By thus noticing that that preferred future of yours has already started to realize itself in your past, you get a further boost of energy and confidence to choose your present and follow a new path to that very future.

This is the magical power of the mind and the constructionism stance toward life.

Further, that constructionism magic is fueled by human energy that appears to behave like radioactive matter: the more you bring together, the further more energy is created in a chain reaction. It’s not just additive, it’s exponential! So is, in my mind, the power of social constructionism.

(Of course, there’s a dark side to that magic through demeaning words and behaviors: these can bring power and results in the short-term, but is self-destructive in the longer term). Positive social construction is powerful now and later.

What’s more, you don’t need 7 years in Hogwarts to learn that kind of magic! 😉

A curse anatomy: #Systems Dynamics view of Micro-management #systhnk

Systems dynamics diagram of micro-management addiction situations

Systems dynamics diagram of micro-management addiction situations

The (real) situation

A friend of mine (middle manager) himself is subjected to micro-management from it’s own manager. Given the high number of projects and subjects ongoing in his perimeter, it’s a pain for him to follow all of them at the level of details required by his own upper manager.

A tentative model

Upon analysis with a systemic diagram, I found a horrible picture where the more a manager would go into micro-management, the more it will feel the urge to go. Here’s the explanation why (click on diagram to open it in a new window to follow explanations)

At the beginning, there is a micro-management need, either from a personal inclination and/or from a high hierarchical position that naturally prevents someone from having detailed information about project.

Balancing loop B1: the manager being in micro-management need take on the micro-management of activities in need (from his point of view), which will, hopefully and again, from his point of view, fix any issues on these activities hence relieving the micro-management need.

This is the main reason which a micro-manager start micro-managing in the first place. Only that this triggers three different reinforcing loops that we will now describe, resulting in a classical “fixes that fail” systems archetype…

Reinforcing loop R1: out of that micro-management need, some activities are felt in need of being-micro-managed (because of perceived problems for instance). The more the manager thus focuses on these micro-managed activities, the less there’s a focus on other activies. As a consequence, issues on other activies start to raise (we’ll see why in the next paragraph). The more other activities have issues, the more they are felt as activities in need of micro-management, which increased the need for the manager to micro-manage activities.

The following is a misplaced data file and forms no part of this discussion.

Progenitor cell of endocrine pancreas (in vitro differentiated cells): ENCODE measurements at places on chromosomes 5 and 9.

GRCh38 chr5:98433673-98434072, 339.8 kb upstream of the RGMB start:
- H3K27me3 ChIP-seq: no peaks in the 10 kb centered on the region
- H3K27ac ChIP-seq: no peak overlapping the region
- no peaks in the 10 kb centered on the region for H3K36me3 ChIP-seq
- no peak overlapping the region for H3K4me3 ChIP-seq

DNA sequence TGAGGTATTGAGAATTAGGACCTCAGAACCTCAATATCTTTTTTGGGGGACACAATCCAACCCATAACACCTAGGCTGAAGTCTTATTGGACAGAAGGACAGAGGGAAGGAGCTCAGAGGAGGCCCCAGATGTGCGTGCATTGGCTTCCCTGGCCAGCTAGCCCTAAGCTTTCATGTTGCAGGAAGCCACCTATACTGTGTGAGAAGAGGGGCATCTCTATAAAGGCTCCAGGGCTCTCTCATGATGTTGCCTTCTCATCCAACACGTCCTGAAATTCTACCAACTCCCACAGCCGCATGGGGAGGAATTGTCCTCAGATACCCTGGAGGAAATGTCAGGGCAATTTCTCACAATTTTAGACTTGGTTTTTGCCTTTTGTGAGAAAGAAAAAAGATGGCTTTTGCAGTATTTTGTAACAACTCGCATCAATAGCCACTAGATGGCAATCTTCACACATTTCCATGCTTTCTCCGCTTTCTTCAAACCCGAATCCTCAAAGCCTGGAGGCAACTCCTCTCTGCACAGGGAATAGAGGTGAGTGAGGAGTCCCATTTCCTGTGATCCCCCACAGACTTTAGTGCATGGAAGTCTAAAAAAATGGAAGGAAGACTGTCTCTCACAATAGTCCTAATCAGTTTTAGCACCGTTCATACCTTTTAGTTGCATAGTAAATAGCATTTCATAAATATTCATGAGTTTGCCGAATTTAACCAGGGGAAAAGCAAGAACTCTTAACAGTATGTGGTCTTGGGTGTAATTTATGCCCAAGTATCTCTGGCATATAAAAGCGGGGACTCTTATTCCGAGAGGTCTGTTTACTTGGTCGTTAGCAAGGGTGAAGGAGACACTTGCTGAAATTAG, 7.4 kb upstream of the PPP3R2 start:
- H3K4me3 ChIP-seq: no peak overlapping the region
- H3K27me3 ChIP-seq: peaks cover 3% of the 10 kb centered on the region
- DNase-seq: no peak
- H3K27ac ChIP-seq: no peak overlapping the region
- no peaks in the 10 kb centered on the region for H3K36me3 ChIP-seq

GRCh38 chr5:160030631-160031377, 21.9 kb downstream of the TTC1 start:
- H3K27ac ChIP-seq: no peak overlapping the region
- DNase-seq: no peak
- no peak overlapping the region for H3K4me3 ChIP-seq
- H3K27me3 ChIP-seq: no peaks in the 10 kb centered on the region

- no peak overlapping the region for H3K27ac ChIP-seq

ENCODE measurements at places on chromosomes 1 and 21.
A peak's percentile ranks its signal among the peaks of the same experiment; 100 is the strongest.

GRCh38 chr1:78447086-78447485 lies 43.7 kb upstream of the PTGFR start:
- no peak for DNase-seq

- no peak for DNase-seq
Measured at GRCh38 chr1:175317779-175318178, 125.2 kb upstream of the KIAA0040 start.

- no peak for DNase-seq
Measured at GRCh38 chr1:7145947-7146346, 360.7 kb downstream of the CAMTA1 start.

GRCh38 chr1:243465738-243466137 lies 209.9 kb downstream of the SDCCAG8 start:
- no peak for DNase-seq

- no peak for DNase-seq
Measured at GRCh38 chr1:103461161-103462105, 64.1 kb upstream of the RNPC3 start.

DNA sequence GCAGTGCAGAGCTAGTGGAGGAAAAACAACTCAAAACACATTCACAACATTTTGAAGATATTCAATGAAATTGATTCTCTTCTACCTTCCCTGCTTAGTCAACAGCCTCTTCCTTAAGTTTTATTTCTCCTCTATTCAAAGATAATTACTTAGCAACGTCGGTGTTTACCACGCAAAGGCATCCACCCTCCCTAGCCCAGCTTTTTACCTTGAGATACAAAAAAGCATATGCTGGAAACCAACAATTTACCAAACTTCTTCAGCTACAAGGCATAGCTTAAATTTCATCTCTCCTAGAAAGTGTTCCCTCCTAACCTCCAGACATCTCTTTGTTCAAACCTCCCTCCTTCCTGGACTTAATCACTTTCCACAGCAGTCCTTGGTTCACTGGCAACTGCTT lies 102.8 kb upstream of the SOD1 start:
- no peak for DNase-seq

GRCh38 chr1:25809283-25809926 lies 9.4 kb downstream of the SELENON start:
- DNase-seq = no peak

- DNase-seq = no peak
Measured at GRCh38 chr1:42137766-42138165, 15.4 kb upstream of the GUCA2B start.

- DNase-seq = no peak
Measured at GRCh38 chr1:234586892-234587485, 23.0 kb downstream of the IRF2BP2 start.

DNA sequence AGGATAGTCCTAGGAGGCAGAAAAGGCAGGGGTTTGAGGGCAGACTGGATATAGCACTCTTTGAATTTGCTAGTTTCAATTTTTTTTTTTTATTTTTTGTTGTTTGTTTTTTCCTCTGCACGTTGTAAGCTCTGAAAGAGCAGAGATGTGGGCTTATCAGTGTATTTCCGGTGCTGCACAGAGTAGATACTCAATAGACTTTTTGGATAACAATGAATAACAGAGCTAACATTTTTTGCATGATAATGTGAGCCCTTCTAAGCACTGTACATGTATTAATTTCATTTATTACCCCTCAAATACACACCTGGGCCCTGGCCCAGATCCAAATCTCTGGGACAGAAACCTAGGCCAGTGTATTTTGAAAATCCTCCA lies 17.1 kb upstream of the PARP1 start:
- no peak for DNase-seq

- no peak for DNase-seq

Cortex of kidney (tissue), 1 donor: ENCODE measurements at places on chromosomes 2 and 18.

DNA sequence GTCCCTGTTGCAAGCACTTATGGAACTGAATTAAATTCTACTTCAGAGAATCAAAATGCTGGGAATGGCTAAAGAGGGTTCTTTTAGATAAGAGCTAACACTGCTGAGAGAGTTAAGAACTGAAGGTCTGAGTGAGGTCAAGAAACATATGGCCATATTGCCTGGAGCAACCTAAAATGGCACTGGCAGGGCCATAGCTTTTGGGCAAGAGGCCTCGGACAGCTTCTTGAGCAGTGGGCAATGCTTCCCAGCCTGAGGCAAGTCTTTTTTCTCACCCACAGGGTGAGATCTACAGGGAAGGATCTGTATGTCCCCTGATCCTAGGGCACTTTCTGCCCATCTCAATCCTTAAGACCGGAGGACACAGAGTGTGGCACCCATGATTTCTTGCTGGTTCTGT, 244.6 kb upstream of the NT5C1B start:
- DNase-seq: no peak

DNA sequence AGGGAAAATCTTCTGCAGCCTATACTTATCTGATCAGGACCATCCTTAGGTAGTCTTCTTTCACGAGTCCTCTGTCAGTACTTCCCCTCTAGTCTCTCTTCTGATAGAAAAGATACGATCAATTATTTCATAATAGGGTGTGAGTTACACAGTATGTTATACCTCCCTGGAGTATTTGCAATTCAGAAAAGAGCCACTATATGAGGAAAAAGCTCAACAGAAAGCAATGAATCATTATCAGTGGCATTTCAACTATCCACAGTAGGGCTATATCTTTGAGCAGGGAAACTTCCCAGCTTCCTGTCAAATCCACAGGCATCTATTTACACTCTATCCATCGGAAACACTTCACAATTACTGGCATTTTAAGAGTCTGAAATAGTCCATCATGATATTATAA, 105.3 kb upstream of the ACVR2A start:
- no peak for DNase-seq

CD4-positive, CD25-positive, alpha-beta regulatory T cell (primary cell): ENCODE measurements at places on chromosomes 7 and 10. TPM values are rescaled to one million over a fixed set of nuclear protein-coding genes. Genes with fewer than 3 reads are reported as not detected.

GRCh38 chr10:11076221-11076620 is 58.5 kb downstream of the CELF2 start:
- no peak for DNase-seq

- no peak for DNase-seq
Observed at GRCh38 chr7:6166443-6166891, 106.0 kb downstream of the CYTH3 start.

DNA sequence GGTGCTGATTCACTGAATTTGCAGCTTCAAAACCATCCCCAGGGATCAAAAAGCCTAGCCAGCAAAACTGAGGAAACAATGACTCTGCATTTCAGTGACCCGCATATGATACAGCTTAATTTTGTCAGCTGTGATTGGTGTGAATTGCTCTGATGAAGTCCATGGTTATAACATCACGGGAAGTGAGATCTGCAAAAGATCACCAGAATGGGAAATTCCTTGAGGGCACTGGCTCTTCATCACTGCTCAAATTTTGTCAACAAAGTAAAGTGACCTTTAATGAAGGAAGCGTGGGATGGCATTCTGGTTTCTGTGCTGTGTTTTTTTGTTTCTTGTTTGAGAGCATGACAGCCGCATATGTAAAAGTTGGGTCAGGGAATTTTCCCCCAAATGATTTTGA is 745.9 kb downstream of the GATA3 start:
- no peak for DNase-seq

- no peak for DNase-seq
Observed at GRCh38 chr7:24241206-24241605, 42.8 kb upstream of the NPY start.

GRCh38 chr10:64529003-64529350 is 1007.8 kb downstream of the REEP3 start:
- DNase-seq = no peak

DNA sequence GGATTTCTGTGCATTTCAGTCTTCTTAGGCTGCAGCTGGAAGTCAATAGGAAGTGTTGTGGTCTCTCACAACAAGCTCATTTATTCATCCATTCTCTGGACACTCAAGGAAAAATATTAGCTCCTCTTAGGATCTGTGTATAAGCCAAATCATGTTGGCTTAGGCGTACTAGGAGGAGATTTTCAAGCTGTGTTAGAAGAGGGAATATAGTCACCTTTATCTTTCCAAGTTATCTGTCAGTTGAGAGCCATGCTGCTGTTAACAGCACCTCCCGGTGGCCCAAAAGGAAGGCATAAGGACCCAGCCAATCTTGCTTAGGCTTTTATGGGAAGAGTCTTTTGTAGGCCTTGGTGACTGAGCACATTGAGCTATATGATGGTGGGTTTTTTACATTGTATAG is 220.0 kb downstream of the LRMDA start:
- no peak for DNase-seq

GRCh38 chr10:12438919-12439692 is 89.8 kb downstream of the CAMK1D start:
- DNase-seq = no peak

Reinforcing loop R2: the more a manager increase his micro-management need, the less his direct reports are motivated. Which results in a decrease in management of their activities and further increase issues. Side note: an issue on an activity need to be considered from the point of view of the micro-managing manager. This further adds to the micro-management need in the first place.

Reinforcing loop R3: when the motivation of direct reports decreases (as seen in R2), so does the trust on the micro-manager in them, which further increases his micro-managing needs.

So, there we are in a situation where the consequences of micro-management further reinforce themselves.

The solutions?

So, where do we go from there?

Traditional way of dealing with “fixes that fail” archetypes is to try to anticipate the unexpected consequences (of micro-managing in this case). Here, that would mean informing the micro-managing manager of that systemic situation. As we’re talking of a personal inclination (whose psychologic causes may be diverse) it’s not sure that the person will change his behavior (further, pushing the model onto him may just raise it’s resistance to the much needed change, hence locking the situation even more).

It maybe the case that the current situation is one in which we’re dealing with a symptom instead of addressing the root cause. In that case, we’d be in a shifting the burden systems archetype situation with new possibilities arising. I’m for instance thinking of teaching people how to “properly” manage their activities such as not to trigger micro-management needs and teach the micro-manager that he needs to teach rather than do himself, just for his own sanity (hereby addressing the WIIFM: “what’s in it for me”).